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Let’s face it, HDMI has done a lot to curb AV connection issues experienced in the last decade. HDMI lets users enjoy Audio-Video connections over a single cable. Today, it’s the primary connection standard used in Audio-Video devices. Apart from HDMI-ARC, HDMI has another feature known as CEC (Consumer Electronics Control).
With compatible devices and CEC enabled, users can access a settings menu to control elements like power and volume. To enable this feature, it is important for users to consult their user manual or contact the manufacturer of the compatible device.
This feature can be found on many of the best TVs and Peripherals and makes it possible for devices to work better together. The Consumer Electronics Control feature is, however, disabled by default.
By enabling remote interactive, volume control, and audio control capabilities on compatible devices, users can interact with their TV or peripherals from a remote location. This adds convenience and flexibility to the user experience.
It’s pretty normal if you haven’t encountered this term. It’s because manufacturers don’t call this connection feature HDMI-CEC. Each TV manufacturer has its term to market the feature, even though it’s an interoperable standard. For example, Sony uses “BraviaSync,” LG uses SIMPLINK, Phillips uses EasyLink, and Samsung uses Anynet+.
Another thing you might be unfamiliar with is DLP TVs since they have been discontinued. However, the technology behind them is still in use. A device type like a DLP TV requires a device manual to understand the various components and external devices for optimal performance. Understanding device manuals can help you make better decisions when it comes to device selection and proper installation.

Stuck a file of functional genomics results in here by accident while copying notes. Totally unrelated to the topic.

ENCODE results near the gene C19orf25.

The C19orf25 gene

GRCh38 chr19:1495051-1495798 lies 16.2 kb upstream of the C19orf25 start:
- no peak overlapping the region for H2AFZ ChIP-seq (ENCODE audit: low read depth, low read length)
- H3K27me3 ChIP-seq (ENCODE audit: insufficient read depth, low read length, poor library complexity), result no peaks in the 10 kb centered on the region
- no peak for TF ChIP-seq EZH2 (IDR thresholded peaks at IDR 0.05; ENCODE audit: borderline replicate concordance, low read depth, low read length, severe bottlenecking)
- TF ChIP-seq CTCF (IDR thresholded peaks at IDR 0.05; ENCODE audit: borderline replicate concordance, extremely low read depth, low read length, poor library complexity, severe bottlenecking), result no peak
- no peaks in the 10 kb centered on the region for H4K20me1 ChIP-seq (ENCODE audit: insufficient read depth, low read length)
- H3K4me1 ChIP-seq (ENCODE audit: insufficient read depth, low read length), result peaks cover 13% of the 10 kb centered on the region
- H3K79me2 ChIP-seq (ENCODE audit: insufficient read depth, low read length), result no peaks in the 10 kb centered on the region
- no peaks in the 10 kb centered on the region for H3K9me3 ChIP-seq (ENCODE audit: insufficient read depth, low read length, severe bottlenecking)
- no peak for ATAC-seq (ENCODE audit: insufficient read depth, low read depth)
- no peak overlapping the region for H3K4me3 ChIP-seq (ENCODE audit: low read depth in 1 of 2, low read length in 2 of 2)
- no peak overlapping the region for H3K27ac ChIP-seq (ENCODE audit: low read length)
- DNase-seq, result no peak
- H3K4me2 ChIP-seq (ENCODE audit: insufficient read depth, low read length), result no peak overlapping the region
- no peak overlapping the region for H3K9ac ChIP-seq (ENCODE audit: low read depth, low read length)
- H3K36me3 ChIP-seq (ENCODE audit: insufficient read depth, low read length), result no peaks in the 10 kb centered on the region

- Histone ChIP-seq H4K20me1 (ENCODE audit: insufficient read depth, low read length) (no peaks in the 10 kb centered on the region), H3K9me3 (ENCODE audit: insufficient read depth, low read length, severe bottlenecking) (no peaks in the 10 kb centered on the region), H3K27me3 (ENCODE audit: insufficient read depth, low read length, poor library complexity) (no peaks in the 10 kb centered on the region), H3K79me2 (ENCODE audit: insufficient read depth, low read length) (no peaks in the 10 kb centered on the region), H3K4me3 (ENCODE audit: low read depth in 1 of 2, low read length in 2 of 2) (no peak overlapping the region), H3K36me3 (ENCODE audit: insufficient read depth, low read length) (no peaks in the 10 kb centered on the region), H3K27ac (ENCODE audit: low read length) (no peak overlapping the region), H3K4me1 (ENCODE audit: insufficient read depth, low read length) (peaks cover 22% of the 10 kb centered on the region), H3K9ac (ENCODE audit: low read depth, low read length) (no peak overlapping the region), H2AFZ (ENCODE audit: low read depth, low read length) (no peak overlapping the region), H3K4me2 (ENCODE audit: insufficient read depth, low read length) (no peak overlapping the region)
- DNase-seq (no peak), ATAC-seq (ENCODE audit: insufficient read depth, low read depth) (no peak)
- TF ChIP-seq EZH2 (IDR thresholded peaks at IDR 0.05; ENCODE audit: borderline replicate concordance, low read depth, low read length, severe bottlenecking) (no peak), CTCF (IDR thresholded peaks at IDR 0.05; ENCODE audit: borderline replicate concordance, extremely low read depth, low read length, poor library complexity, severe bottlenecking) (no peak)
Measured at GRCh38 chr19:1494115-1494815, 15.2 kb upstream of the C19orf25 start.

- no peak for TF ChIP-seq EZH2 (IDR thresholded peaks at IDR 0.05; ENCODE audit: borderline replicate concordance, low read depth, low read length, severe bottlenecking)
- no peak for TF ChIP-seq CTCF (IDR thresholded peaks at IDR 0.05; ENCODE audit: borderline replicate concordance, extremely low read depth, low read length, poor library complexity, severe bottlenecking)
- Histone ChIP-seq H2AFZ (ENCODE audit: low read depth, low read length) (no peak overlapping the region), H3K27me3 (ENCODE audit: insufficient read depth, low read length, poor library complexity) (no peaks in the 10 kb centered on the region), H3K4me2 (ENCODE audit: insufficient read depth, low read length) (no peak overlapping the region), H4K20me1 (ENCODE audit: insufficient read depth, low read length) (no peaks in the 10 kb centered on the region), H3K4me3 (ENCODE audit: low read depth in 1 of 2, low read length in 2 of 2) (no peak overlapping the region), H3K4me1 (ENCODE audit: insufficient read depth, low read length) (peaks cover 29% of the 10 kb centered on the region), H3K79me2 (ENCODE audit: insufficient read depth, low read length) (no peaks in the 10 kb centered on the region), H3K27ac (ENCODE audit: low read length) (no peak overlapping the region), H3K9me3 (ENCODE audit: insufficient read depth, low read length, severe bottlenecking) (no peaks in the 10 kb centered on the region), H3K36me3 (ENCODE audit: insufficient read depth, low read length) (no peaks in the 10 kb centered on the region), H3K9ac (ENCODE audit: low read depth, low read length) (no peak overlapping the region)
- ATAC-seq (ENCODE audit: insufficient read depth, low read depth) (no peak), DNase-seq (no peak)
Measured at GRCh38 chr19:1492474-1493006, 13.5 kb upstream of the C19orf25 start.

Additionally, you may be interested in learning how to make a regular TV a smart TV to allow you to stream content.
Or you can check out how a blu ray player and smart TV can provide a similar experience when it comes to accessing internet content with your TV. Alternatively, you can connect other devices to your TV to do many different things. For instance, you can connect your laptop to your TV to view your photos or to give a presentation.
Well, CEC allows Audio-Video devices connected through HDMI to communicate with each other. It allows a limited amount of control from device to device. In addition, it lets commands be shared between devices over the same HDMI connection.
The main advantage of this feature is that it enables the user to control common functions between different devices without switching between remote controls. While most people will agree that this is a nice feature, hearing a voice describe everything you do may not be appealing to everyone.
HDMI device control works by utilizing HDMI-CEC (Consumer Electronics Control) protocols. HDMI-CEC is implemented by HDMI manufacturers such as Sony and Logitech Harmony, enabling users to control their HDMI devices with one universal remote. Therefore, HDMI-CEC makes it possible to easily access the features of multiple HDMI devices with a single remote.